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that's great. and it encourages women to say i can do it too. >> gavin: do you think women can have it all family life and still lead with fluidity in the world. >> yes i do. obviously through life there are decisions you would make that are right for you right, for you and your family. those don't always translate. in other words, the decisions that i have made in my life and my career may not be easily applicable to someone else, and based on their situation. it's difficult to be precipitative andprescriptive and say this is the formula for me and it should work for every working woman. but from my experience i do believe you can do, you can do all the things that you're passionate about doing if you really believe in your career and that's important to you, if you really believe in having a great family and spending time with family, and giving back to
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the community. i think you can do that. and it's not--i often tell people, i don't like the word balance at all. i think it's a very artificial world which forces us to be thinking that family and work are always in conflict with each other. i think of it more as integration. i'm an artist. i like to paint. one of the things i do now is dedicate my saturdays just to my paintings. i'm beginning to do that more, and i think that's important right, in addition to your family and your work, whatever motivates you and recharges your creativity you have to be able to do that. i think of it more as integration, and i think that suggests that maybe you don't spend equal amount of hours on everything that is important in your life every day. you don't divide 24 hours and into neat compartments and say i'm going to do this, that. some days you may have to work. and other days you choose you'll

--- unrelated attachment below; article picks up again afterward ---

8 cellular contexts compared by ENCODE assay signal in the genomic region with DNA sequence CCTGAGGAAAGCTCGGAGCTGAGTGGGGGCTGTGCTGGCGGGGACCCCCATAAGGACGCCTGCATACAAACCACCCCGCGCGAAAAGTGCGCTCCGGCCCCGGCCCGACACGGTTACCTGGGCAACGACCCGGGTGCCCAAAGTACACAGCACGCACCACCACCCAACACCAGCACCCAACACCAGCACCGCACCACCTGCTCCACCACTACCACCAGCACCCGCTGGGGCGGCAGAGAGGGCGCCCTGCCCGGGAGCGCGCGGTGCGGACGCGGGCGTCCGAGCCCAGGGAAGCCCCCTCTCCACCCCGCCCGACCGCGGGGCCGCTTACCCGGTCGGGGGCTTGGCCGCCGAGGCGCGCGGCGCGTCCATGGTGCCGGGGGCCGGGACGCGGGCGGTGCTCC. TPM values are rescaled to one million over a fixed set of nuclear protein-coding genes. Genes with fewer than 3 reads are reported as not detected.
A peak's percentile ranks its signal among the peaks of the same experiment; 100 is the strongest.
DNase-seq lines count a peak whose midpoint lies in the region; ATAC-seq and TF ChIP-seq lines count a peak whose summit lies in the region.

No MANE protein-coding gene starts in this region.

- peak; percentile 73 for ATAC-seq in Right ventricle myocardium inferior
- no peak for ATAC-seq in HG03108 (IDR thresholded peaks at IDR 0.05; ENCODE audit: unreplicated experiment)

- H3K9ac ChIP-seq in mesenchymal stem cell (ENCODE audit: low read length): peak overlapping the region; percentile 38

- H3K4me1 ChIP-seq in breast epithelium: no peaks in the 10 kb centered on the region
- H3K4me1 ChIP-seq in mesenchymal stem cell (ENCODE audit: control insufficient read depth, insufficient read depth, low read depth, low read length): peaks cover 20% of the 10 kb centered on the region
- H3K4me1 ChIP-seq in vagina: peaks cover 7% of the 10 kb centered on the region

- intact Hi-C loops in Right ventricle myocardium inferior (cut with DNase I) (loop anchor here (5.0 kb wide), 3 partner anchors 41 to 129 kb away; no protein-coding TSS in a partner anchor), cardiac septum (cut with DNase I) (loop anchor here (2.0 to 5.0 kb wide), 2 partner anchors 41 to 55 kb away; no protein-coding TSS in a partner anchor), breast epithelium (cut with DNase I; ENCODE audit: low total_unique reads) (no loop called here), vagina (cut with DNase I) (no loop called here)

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be with your family and you'll miss an important meeting and others will cover for you. when you think of it that way you'll have it all. if have it all translates to equally partitions everything neatly and say i'll spend all the time every single parent meeting, i'll be able to tend, and i'll be able to do everything--that's not real life. >> gavin: yes, to real life and celebrating all of the wisdom that you've just presented padma, thank you so much for being on the show. >> thank you for having me. >> gavin: when we come back my thoughts on tonight's guests and lessons learned from exposure to diverse opinions cultures and sometimes a conflicted history. circumstance & the inside analysis. the presidential inauguration this monday morning at 10 eastern only on current tv.
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>> i want to focus on the folks that are making a difference.
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(vo) here's how you can connect with the gavin newsom show. >>i'm an outsider in the inside. ideas are the best politics. [ ♪ theme music ♪ ] >> gavin: there are so many lessons we can take home from tonight's esteemed guests. dolores huerta her tips of leadership stand the test of time. one, learn by doing. lesson number two power has to be shared. and finally it's not about you're go but empowering other people books about thomas jefferson fill shelves every where. he was a prolific writer, and so i made a small attempt to get my own thoughts in print with my own book citizenville.
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it's my take on how we should all take advantage of the new tools of technology to improve and transform democracy. if you have a chance check it out. citizenville will be available next month. have a good night everybody. [ ♪ music ♪ ]